Toyota Issues Urgent ‘Do Not Drive’ Advisory for 50,000 Vehicles

The safety recall involves certain Toyota Corollas and RAV4s equipped with air bags that could cause serious injury or death if deployed.

Toyota logo on side of building with "Toyota" spelled out in red lettering
(Image credit: Tomohiro Ohsumi, Getty Images)

Toyota is issuing an urgent ‘Do Not Drive’ advisory for about 50,000 vehicles and urging owners to obtain an air bag safety recall repair.

The recall, which is free, affects certain model year 2003 to 2004 Corolla, 2003 to 2004 Corolla Matrix, and 2004 to 2005 RAV4 vehicles nationwide that are equipped with Takata air bags.

“Due to the age of the vehicles, if the air bag deploys, a part inside is more likely to explode and shoot sharp metal fragments which could cause serious injury or death to the driver or passengers,” Toyota said in a statement. “Owners should not drive these vehicles until the free safety recall repair has been conducted.”

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Toyota urges that you call the dealer, not drive

Toyota urges these car owners to contact a local dealer instead of driving the vehicle to the dealership for repairs. The dealers can provide several free repair options such as mobile repair at the vehicle’s current location, towing to the dealership, vehicle pickup and delivery, or other alternate transportation options, Toyota said.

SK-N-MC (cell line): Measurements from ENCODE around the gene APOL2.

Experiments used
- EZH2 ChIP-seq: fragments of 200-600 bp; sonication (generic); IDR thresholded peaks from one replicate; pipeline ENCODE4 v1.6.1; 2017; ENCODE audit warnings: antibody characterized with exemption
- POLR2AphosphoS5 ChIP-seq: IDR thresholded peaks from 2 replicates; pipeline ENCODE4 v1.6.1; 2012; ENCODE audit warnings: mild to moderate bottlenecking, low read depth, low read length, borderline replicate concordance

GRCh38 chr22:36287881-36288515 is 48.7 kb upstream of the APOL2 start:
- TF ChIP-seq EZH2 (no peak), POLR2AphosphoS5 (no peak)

Toyota said it is notifying known owners of affected vehicles every month through a variety of communication channels. Owners can also contact Toyota customer support directly by calling 1-800-331-4331.

How to check for recalls

The National Highway Traffic Safety Administration (NHTSA) website includes a section that spotlights problems with Takata air bags. About 67 million of these air bags have been recalled because they can explode when deployed and cause serious injury or even death, according the the site.

Last November, Toyota recalled 1.85 million RAV4 sports utility vehicles over issues with battery hold-down assembly. This recall affected vehicles in the 2013 to 2018 model years. Under certain conditions, the battery could shift and potentially cause a fire, Toyota said. Toyota said that dealers would replace the battery hold-down clamp, battery tray and positive terminal cover with improved ones at no cost to customers.

Vehicle recalls are common. Manufacturers regularly monitor car safety and functions issues to alert drivers of necessary repairs.

You can check for manufacturer recalls of any models at the NHTSA website.

To check for recalls of any Toyota model, you can also visit the company’s safety recall website.

For both websites, you’ll need to enter your vehicle identification number or license plate information to perform a search.

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Joey Solitro

Joey Solitro is a freelance financial journalist at Kiplinger with more than a decade of experience. A longtime equity analyst, Joey has covered a range of industries for media outlets including The Motley Fool, Seeking Alpha, Market Realist, and TipRanks. Joey holds a bachelor's degree in business administration.